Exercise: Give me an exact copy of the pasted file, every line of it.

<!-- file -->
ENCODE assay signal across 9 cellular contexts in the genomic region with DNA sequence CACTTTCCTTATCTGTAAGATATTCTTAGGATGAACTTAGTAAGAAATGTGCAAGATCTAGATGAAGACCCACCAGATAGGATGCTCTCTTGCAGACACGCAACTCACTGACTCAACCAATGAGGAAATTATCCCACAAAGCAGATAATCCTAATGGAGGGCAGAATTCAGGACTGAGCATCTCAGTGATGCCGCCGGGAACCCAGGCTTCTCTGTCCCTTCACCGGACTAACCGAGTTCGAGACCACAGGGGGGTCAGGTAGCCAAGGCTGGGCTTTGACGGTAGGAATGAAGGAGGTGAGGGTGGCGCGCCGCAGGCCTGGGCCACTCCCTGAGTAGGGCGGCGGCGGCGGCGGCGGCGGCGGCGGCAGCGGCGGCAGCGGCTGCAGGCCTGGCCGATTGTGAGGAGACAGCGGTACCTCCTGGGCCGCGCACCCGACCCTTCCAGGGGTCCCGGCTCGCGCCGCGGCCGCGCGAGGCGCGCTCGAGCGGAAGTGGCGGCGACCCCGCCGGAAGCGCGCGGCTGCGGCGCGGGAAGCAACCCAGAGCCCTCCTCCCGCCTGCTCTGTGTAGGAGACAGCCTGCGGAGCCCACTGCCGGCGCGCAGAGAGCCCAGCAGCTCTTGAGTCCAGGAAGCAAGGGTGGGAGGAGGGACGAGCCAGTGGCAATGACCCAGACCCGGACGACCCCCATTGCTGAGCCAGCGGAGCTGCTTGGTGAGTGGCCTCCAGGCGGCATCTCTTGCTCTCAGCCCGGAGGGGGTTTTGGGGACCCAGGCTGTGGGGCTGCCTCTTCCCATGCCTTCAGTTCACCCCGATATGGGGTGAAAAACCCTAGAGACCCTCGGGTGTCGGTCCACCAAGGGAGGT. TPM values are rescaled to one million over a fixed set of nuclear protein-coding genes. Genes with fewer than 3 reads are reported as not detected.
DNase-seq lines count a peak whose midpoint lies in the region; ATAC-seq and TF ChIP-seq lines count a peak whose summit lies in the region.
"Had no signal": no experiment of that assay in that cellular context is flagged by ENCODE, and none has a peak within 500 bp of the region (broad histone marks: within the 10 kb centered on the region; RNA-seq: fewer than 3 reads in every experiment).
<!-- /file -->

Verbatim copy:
ENCODE assay signal across 9 cellular contexts in the genomic region with DNA sequence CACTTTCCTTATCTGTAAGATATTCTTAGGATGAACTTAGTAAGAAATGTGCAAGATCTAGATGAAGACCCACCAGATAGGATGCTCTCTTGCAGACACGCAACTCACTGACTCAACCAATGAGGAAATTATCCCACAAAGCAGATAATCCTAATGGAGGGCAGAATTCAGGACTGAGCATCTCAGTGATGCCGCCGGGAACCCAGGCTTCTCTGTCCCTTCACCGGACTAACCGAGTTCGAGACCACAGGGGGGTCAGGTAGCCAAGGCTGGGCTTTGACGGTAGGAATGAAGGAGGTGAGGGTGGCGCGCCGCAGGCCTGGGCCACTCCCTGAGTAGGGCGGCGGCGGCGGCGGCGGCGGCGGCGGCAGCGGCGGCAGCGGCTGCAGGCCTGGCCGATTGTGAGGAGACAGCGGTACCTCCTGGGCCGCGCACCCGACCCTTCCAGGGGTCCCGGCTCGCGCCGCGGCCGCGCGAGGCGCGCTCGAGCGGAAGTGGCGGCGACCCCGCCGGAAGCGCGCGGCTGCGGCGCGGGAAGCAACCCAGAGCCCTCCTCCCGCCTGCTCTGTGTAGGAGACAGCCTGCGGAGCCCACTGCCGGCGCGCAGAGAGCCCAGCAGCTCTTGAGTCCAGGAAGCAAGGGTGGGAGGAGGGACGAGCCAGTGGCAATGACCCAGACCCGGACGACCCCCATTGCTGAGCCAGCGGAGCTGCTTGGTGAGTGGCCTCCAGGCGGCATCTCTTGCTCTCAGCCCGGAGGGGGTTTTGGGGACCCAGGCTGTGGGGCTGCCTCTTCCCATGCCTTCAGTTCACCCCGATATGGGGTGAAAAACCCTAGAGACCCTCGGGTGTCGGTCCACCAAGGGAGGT. TPM values are rescaled to one million over a fixed set of nuclear protein-coding genes. Genes with fewer than 3 reads are reported as not detected.
DNase-seq lines count a peak whose midpoint lies in the region; ATAC-seq and TF ChIP-seq lines count a peak whose summit lies in the region.
"Had no signal": no experiment of that assay in that cellular context is flagged by ENCODE, and none has a peak within 500 bp of the region (broad histone marks: within the 10 kb centered on the region; RNA-seq: fewer than 3 reads in every experiment).